Where do you get the content for your content marketing efforts? You may create your own, either in-house or with hired help. Or perhaps you curate content from other sources. But don’t overlook a third content strategy: content cultivation.
With content cultivation, you plant the seeds by inviting current and potential customers to contribute fresh content for use in your campaigns. To make it work and work well, you should incentivize your contributors to not only participate, but to participate with their best foot forward. So, whether you launch a contest with an enticing prize or provide people a platform to get their name out, the goal is to make the process fun, engaging, and beneficial for everyone.
The content cultivation strategy serves several marketing objectives. In addition to generating more content (which, of course, is always welcome), content cultivation can extend the reach of your marketing programs and strengthen relationships with prospects, customers, and other stakeholders. Think of it as engagement marketing in action.
Extending marketing reach through cultivation
One of my favorite examples of content cultivation comes from Babson College. Like most colleges, Babson has a finite budget for marketing and needs to use creative methods to get its message out. Based in the Boston area, Babson offers undergraduate, graduate, and executive business programs on both coasts. The school defines itself as the educator for Entrepreneurship of All Kinds™.
Since 2012, Babson has invited the public as well as its own students, faculty, and alumni to contribute definitions of the word entrepreneurship on a dedicated website (http://define.babson.edu). The landing page for the Define Entrepreneurship campaign serves as a virtual community for those interested in entrepreneurship. It continues to draw visitors and new submissions three years into the campaign! Nearly 200,000 people have visited the site and contributed, generating a rich assortment of definitions.
Babson then uses the submitted definitions to create various advertisements, everything from airport signage to videos. But the most significant benefit has been the extended reach of the Babson message. According to Sarah Sykora, Chief Marketing Officer at Babson, “We have been using our limited marketing dollars to engage our community and the market to share our message for us. Their reach is greater than our spending would allow, and third party sharing is much more powerful than us talking about ourselves.” Beyond the growth in online visitors, the campaign has driven a measurable increase in inquiries about the school’s programs. This is the power of content cultivation.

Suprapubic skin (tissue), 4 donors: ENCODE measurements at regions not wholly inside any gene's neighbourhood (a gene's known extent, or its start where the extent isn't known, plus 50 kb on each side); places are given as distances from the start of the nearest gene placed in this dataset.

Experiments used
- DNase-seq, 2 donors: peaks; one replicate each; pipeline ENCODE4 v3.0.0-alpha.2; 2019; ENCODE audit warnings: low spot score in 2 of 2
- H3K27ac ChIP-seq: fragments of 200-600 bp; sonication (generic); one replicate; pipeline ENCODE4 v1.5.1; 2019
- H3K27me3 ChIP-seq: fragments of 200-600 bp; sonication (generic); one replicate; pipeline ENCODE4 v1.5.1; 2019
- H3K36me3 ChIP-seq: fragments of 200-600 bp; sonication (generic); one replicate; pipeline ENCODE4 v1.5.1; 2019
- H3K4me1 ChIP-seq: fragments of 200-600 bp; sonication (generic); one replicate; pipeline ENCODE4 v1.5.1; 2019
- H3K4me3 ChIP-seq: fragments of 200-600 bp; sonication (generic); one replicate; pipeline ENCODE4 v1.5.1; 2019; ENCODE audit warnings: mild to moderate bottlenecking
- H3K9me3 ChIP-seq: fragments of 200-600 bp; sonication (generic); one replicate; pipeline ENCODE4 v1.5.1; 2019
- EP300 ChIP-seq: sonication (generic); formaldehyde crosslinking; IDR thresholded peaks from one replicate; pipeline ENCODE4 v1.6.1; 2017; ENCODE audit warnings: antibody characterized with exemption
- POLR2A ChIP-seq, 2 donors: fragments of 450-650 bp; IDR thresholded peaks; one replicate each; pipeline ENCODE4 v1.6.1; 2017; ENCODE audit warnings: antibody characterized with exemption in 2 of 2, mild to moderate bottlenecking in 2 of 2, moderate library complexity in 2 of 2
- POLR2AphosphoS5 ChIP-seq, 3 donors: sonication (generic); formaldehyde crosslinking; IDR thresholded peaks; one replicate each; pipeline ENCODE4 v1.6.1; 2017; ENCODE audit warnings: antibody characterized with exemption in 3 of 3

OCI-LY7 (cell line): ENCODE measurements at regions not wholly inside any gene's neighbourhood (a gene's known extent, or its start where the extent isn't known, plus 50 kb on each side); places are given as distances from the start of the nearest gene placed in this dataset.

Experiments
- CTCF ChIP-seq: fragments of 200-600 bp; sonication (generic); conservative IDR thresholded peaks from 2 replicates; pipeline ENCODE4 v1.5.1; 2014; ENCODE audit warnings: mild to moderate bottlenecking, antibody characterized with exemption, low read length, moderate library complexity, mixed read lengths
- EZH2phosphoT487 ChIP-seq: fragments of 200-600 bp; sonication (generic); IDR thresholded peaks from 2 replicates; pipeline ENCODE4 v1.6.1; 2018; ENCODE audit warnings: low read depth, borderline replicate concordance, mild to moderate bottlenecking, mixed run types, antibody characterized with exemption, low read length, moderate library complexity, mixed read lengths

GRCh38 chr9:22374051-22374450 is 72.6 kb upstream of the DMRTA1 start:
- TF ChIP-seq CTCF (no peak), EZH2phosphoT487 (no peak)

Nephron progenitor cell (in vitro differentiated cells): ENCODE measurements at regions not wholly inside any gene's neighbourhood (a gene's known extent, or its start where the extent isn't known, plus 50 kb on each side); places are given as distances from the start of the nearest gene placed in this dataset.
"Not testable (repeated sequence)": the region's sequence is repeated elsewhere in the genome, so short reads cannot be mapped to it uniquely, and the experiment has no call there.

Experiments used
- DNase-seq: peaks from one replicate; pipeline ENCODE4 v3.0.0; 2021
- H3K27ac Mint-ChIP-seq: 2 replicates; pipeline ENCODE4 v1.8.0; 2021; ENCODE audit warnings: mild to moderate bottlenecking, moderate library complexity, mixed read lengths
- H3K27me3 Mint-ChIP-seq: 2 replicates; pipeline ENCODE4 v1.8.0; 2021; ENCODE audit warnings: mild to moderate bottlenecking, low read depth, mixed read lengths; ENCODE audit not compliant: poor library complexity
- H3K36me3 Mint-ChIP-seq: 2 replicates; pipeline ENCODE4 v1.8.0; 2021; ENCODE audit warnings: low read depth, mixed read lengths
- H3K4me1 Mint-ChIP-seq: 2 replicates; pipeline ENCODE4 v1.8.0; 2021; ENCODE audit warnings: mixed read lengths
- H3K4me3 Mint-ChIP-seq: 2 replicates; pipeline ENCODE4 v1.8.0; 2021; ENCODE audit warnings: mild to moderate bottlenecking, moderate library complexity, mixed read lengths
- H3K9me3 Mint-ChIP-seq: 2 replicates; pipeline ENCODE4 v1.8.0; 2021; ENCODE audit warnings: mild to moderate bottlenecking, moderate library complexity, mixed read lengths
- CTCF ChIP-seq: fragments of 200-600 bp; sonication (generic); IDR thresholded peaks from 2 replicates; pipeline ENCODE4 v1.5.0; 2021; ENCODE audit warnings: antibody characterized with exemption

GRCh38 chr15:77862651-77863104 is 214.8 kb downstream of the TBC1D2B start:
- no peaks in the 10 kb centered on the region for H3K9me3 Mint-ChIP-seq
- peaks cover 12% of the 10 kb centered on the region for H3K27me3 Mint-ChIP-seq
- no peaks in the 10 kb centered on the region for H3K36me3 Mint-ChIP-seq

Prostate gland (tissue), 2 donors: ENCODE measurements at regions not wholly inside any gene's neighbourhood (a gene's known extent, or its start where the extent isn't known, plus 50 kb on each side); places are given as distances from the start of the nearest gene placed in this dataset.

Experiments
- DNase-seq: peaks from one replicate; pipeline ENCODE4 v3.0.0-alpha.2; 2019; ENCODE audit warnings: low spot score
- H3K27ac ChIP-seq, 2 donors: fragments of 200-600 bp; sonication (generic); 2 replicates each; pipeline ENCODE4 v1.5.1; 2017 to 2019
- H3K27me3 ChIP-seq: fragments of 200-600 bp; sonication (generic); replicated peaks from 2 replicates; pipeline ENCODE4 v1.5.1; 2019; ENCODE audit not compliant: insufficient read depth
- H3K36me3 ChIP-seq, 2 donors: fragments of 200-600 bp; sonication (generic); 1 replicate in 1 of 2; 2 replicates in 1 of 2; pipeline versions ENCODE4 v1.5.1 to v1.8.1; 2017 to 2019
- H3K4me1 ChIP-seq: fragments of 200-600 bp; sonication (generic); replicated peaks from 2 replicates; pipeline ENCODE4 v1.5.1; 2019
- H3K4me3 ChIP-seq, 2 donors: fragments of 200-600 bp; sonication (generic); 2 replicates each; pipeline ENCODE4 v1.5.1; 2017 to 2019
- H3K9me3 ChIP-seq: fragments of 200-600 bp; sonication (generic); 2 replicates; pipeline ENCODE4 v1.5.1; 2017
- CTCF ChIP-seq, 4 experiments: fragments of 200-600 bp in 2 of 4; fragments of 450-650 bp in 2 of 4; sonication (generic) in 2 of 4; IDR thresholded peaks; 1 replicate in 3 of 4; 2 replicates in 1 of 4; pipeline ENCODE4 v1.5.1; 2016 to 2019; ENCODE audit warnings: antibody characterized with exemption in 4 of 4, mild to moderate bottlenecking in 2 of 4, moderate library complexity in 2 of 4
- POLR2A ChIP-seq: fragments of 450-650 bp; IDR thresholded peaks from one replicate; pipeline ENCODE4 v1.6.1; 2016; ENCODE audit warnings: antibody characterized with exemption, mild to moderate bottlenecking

Crowd-sourcing Super Bowl Ads
For a highly visible example of content cultivation, what better than a Super Bowl ad.
Prior to each Super Bowl, Doritos invites independent filmmakers to submit 30-second commercials as part of its “Crash the Super Bowl” contest. This year the company received more than 4,900 submissions. What a high number of people spending time and effort thinking about how to sell Doritos! (That, in itself, is marketing genius). After selecting the top ten entries, the company determines which ads to air based on voting from two key communities:
- The public (Doritos customers and potential customers)
- Doritos employees (important brand advocates and representatives)
By opening up the contest to voting, Doritos increases the number of people who have an interest in the results, which contributes to a higher level of brand visibility. Each year, the resulting ads are pretty amazing, with this year’s winners being “The Middle Seat” and “When Pigs Fly”. Beyond generating unique, outstanding content, this campaign as a whole undoubtedly strengthens relationships and customer engagement around the Doritos brand. Content cultivation works.
Cultivating Endless Possibilities
You may not have the budget to sponsor a Super Bowl ad, but you can certainly use this strategy to start flexing your engagement marketing skills and have a real-time conversation with your customers. Try asking others for their best ideas for your campaigns. Invite people to contribute photos, six-second videos, or Twitter updates. Create a contest and open the voting to key communities.
Just think—beyond gathering creative content to fuel your content pipeline, you will also increase awareness, customer loyalty, and employee engagement. That’s a pretty good harvest for your marketing investment!
What are some other examples of content cultivation you’ve seen? Have you used this strategy in your organization? Share your responses in the comments below.